All this, set to chilled cans of draft sake – like dry Funaguchi Young, Kikusui ($13), and finished with a salty-sweet vanilla semifreddo ($5) drizzled in root beer sauce, under flakes of pretzel and potato chips. Sigh.
Give Me Comfort
PINCHE TACOS, Northeast/City Park
Growing up in and spending a good portion of my life in Southern and Northern California, Mexican food is often sadly lacking outside of the state except when I’m in Mexico proper. Moving to NJ in high school or visiting family in the Midwest growing up made this painfully apparent.
Though I’ve certainly tasted an improvement in recent years on what is loosely deemed “Mexican”, authenticity and flavor are still often lacking, depending on what region of Mexico (or Cali, for that matter) you prefer stylistically. I love many categories, even “white people” Mexican.
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Which is exactly what Pinche Tacos is (hence the cheeky, swear word name). It is not necessarily the best of the genre nationally-speaking, as hipster taco and tequila spots like this have sprouted up in numerous cities. But it’s well done and certainly as good or better than many similar places around the country, satiating cravings with serrano-cilantro-tomato-laden guacamole, greasy queso fundido with chorizo, and tacos ($2.95-$4.50), like a chipotle beer battered fish taco topped with slaw and avocado-pineapple guac, or surf & turf of lengua (beef tongue) and fried shrimp. I loved rajas con crema y maiz tacos: cotija cheese griddled to a golden brown with roasted chile poblano peppers and creamed chipotle corn.
Blissfully pair with $3 Palomas, Margaritas or limeades during happy hour, or cocktail pleasers like Oaxaca Shocka ($8): Del Maguey Vida Mezal, house habanero and lime liqueurs, and one more housemade item, grapefruit bitters.
Cafe/Bar is a lovely, airy corner restaurant, ideal for lunch. While a Bison Pastrami Ruben ($13) was not as life-changing as I’d hoped (um, actually not at all – I’m quite picky about my pastrami), it was a solid sandwich lathered in cheese, sauerkraut, smoked garlic dressing, between rye bread. Sweet potato fries – a worthy partner.
Fairing better was a vegetarian entree: a roasted Heirloom tomato ($15) stuffed to overflowing with quinoa, leeks, corn, and squash, doused in pistachio pesto and jauntily garnished with Parmesan tuile. Also solid but not amazing: shrimp ceviche dotted with roasted peach gazpacho, Fresno chili, lime, red onion and jicima, scooped up with sweet potato chips and best accompanied by a Fiery Gimlet ($12) of Death’s Door gin, lime and St. Germain elderflower liqueur, shaken with habanero extract.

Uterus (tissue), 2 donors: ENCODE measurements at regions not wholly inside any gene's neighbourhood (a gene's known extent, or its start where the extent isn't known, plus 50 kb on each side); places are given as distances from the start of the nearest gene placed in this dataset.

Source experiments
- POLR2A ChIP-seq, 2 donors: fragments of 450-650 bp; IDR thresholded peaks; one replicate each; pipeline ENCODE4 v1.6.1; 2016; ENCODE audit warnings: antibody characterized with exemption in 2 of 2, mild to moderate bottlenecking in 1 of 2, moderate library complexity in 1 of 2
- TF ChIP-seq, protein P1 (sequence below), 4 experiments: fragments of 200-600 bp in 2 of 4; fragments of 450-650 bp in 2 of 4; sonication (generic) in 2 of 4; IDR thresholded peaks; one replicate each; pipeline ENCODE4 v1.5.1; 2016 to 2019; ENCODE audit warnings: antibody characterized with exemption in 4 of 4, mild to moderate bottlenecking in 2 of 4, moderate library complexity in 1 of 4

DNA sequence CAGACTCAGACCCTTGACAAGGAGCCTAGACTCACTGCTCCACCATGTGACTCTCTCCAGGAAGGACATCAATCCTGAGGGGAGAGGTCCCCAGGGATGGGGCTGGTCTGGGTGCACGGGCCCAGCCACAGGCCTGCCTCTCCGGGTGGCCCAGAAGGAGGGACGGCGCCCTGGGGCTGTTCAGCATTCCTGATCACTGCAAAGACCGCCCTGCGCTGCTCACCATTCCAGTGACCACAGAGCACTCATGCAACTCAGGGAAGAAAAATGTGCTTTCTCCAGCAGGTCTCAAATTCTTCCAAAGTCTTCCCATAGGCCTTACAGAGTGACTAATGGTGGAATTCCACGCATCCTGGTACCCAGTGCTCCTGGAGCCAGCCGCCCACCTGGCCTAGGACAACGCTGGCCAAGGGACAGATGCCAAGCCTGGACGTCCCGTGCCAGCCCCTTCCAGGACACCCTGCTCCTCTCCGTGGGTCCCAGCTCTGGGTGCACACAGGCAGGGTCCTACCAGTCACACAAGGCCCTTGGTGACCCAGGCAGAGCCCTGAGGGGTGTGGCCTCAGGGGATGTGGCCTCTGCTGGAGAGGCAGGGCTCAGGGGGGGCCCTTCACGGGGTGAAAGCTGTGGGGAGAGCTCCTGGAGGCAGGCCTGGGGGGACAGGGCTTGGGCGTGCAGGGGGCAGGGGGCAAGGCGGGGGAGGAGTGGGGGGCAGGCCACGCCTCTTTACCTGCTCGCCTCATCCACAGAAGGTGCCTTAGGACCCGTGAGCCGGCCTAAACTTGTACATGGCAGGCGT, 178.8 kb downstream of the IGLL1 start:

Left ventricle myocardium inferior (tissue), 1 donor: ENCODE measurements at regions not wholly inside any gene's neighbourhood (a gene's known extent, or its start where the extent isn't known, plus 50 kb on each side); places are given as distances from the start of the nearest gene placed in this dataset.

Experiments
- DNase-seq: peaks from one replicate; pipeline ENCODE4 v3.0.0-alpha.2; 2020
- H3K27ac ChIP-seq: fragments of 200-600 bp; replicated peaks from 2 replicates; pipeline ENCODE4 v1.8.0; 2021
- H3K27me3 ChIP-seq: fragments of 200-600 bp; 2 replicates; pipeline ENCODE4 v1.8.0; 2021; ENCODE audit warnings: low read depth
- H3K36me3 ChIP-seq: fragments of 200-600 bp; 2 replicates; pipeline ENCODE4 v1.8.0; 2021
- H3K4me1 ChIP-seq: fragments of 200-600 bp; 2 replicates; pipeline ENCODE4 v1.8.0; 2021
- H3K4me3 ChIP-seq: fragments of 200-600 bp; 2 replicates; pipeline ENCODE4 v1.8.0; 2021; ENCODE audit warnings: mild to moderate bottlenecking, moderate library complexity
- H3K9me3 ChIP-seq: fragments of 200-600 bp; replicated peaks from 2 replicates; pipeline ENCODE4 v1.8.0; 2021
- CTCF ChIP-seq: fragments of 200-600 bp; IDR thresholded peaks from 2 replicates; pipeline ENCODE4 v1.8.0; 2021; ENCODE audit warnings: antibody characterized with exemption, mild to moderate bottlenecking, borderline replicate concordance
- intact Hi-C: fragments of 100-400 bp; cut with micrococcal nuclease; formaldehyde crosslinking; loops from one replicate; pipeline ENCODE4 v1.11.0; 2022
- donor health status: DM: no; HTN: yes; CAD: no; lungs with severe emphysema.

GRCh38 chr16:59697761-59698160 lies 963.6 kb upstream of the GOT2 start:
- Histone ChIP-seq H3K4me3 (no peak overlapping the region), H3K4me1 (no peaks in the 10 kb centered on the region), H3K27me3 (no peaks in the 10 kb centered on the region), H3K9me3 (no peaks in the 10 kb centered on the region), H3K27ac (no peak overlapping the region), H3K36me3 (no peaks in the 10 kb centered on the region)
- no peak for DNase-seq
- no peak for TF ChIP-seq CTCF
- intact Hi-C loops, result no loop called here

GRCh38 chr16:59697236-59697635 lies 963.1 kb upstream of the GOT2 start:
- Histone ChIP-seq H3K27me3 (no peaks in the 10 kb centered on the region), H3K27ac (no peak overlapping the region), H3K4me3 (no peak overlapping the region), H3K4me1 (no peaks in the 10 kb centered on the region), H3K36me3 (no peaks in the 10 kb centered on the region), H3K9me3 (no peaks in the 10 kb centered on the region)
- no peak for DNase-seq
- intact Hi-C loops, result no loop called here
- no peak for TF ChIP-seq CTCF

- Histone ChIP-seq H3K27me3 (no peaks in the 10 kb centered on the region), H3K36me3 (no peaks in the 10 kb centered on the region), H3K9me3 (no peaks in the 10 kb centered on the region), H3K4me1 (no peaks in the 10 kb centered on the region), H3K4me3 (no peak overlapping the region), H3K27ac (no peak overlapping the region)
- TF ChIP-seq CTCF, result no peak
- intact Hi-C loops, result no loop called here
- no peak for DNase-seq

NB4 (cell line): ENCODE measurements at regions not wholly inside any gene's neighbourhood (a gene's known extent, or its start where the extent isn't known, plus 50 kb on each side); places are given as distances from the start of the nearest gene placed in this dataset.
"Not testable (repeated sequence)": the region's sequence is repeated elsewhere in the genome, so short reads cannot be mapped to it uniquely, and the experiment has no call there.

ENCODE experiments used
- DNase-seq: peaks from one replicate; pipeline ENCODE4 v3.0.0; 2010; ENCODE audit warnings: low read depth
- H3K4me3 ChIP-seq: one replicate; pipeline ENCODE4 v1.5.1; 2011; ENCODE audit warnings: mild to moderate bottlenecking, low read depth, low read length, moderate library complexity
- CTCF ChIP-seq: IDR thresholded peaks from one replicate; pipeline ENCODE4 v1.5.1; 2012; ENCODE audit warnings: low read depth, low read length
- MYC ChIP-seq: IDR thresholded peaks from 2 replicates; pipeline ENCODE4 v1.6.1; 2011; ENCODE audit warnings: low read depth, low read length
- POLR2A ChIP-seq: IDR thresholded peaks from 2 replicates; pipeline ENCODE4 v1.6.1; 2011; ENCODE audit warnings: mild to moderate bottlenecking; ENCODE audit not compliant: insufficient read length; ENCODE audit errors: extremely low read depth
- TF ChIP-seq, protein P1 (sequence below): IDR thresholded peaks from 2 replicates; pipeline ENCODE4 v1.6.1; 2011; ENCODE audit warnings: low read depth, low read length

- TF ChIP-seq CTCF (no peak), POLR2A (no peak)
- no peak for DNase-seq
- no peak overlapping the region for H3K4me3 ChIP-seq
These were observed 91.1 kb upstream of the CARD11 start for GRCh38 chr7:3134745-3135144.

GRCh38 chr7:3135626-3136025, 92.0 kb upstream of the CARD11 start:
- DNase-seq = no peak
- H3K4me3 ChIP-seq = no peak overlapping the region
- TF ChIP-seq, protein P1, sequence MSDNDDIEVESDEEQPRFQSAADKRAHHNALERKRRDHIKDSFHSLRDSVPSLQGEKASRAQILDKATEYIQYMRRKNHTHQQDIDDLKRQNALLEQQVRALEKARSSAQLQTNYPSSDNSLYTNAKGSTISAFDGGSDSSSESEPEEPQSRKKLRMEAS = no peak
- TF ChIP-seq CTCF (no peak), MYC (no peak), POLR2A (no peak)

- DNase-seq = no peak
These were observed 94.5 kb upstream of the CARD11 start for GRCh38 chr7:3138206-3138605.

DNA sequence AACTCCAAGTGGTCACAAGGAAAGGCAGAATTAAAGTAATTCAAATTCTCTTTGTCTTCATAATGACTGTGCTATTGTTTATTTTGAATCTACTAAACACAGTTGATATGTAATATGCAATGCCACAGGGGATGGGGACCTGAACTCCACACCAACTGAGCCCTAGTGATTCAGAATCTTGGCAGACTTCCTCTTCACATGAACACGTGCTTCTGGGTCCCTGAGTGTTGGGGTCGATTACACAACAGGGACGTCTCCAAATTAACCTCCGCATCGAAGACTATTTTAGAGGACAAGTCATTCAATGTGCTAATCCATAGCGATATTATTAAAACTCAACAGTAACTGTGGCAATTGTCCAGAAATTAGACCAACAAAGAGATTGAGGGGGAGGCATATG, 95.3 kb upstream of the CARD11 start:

CHERRY CRICKET, Cherry Creek/Southeast
It is all that: an old school gem of a burger in a charming, friendly, sports bar-meets-diner, multi-room dive with an outdoor patio.
From the moment you meet Cherry Cricket’s revolving, neon-retro signage, sparks fly. Then you decide you’re gonna go for the staff favorite of cream cheese and jalapenos added to your 1/2 lb. Cricket burger ($6.95) and you fall completely in love.
Have I had better burgers? Sure. But when I’m in Colorado, I crave none more than Cherry Cricket.
ACE EAT SERVE, Uptown/Northwest
The mixed reviews are true: food and drinks at Ace are inconsistent. But the massive, garage-like space, filled with ping pong tables, eclectic pieces and neon signage, Asian and retro themes, reclaimed wood and a playful mash-up menu of Asian cuisines, is a smart concept… and damn good fun.
It may all look better than it tastes, but it’s worth a look.
STEUBEN’S FOOD SERVICE, Uptown/Northwest
Right next door to Ace, Steuben’s is a modern day Denver classic. The food is not revolutionary but it is that hip sort of comfort food that begs for a bracing cocktail (of which they offer plenty) or a cold beer. The beloved mac n’ cheese ($8) was the better of the number of dishes I tried, though nothing was particularly noteworthy for gourmands or hardcore foodies.
I may be more in love with Steuben’s retro ’50’s/60’s diner design, vintage glassware collection and laid back funkiness than its food. But I’ve got a crush just the same.
Ice Cream in Coffee
2914 COFFEE, Jefferson Park/Northwest
Using Kaladi Brothers beans from Alaska, 2914 Coffee does right by a cup coffee. But the menu treasure is affogato – not authentically delicate Italian affogato, mind you, so much as heaping scoops of local ice cream doused in espresso.
They use local favorite Little Man Ice Cream. Try dreamy Salted Oreo ice cream in an affogato. You won’t regret it.
Don’t Forget BOULDER
OAK AT 14TH, Boulder
When in Boulder, one would do well to eat and drink at Oak at Fourteenth, reopening a little over a year and a half ago after a fire.
The cocktails are arguably the best in Boulder (I had lackluster service and cocktails at the locally loved Bitter Bar) in visits past) from Bryan Dayton (GQ’s Most Inspired Bartender in the Country in 2011). Drinks are broken down into low alcohol aperitifs like Eater Does It ($7) – Aperol, Grand Marnier, Kila Cava, OAK Fire Bitters, kumquats and honey, or high alcohol imbibements such as the Alpenglow ($11), a layered bittersweet blend of Anchor Genevieve Genever, Nardini Amaro, lemon, orange and honey.
While some dishes, like a buttery, pan-roasted Skuna Bay salmon ($28) alongside sugar snap peas, fingerling potatoes and cipollini onions, were well-executed if not exciting, it’s two straightforward-sounding, even common, dishes that shine the brightest. Kale salads are a dime a dozen, but Oak’s much-lauded version ($10) tossed with shaved Honeycrisp apples, Parmesan, togarashi spice and candied almonds is unexpectedly addictive.
Likewise, their tomato-braised meatballs ($10) arrive in a cast iron skillet over Anson Mills grits, decadently inflected with creamy burrata cheese, a ridiculously comforting dish.
It doesn’t hurt to finish with a Smoked Sherry cocktail ($11) of musky-sweet Lustau Pedro Ximenez Sherry intermingling with smoky Laphroaig 10 year, brightened by grapefruit, lime, Angostura Bitters.